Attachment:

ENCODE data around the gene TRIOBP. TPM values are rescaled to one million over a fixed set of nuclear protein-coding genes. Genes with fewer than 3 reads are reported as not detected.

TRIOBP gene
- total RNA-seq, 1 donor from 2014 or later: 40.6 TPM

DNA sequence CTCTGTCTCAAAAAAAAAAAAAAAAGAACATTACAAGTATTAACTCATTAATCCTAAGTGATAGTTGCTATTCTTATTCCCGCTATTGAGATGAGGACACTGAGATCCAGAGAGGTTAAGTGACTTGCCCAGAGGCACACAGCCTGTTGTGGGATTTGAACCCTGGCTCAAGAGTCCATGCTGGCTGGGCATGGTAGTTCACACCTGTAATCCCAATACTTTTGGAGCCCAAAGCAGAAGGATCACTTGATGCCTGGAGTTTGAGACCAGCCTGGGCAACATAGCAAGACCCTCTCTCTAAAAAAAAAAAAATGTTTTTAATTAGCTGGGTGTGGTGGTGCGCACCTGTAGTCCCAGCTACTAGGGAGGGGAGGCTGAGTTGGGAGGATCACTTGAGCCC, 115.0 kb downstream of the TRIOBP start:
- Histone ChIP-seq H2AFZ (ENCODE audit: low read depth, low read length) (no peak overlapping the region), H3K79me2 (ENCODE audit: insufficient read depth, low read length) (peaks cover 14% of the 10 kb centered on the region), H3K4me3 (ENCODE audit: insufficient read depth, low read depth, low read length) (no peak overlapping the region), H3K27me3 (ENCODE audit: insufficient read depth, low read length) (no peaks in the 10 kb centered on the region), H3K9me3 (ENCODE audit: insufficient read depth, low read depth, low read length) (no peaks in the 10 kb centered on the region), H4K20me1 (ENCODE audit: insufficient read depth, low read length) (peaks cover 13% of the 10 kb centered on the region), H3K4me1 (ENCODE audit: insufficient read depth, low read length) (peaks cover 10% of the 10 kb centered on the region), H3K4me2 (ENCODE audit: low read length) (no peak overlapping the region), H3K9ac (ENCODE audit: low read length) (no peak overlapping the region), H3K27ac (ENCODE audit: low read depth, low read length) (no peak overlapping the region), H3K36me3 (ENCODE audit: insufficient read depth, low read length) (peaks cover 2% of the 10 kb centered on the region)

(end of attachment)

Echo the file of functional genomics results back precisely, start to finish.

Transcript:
ENCODE data around the gene TRIOBP. TPM values are rescaled to one million over a fixed set of nuclear protein-coding genes. Genes with fewer than 3 reads are reported as not detected.

TRIOBP gene
- total RNA-seq, 1 donor from 2014 or later: 40.6 TPM

DNA sequence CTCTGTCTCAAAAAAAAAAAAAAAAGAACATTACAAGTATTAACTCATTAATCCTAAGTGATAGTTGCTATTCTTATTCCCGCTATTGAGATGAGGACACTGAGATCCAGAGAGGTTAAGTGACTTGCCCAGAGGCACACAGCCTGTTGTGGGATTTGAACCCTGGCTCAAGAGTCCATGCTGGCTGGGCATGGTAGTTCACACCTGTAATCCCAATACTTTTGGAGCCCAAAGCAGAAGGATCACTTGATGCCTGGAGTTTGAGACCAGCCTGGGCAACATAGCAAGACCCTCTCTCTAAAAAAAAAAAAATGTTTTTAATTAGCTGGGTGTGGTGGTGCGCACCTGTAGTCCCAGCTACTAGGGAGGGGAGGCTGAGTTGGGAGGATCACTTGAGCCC, 115.0 kb downstream of the TRIOBP start:
- Histone ChIP-seq H2AFZ (ENCODE audit: low read depth, low read length) (no peak overlapping the region), H3K79me2 (ENCODE audit: insufficient read depth, low read length) (peaks cover 14% of the 10 kb centered on the region), H3K4me3 (ENCODE audit: insufficient read depth, low read depth, low read length) (no peak overlapping the region), H3K27me3 (ENCODE audit: insufficient read depth, low read length) (no peaks in the 10 kb centered on the region), H3K9me3 (ENCODE audit: insufficient read depth, low read depth, low read length) (no peaks in the 10 kb centered on the region), H4K20me1 (ENCODE audit: insufficient read depth, low read length) (peaks cover 13% of the 10 kb centered on the region), H3K4me1 (ENCODE audit: insufficient read depth, low read length) (peaks cover 10% of the 10 kb centered on the region), H3K4me2 (ENCODE audit: low read length) (no peak overlapping the region), H3K9ac (ENCODE audit: low read length) (no peak overlapping the region), H3K27ac (ENCODE audit: low read depth, low read length) (no peak overlapping the region), H3K36me3 (ENCODE audit: insufficient read depth, low read length) (peaks cover 2% of the 10 kb centered on the region)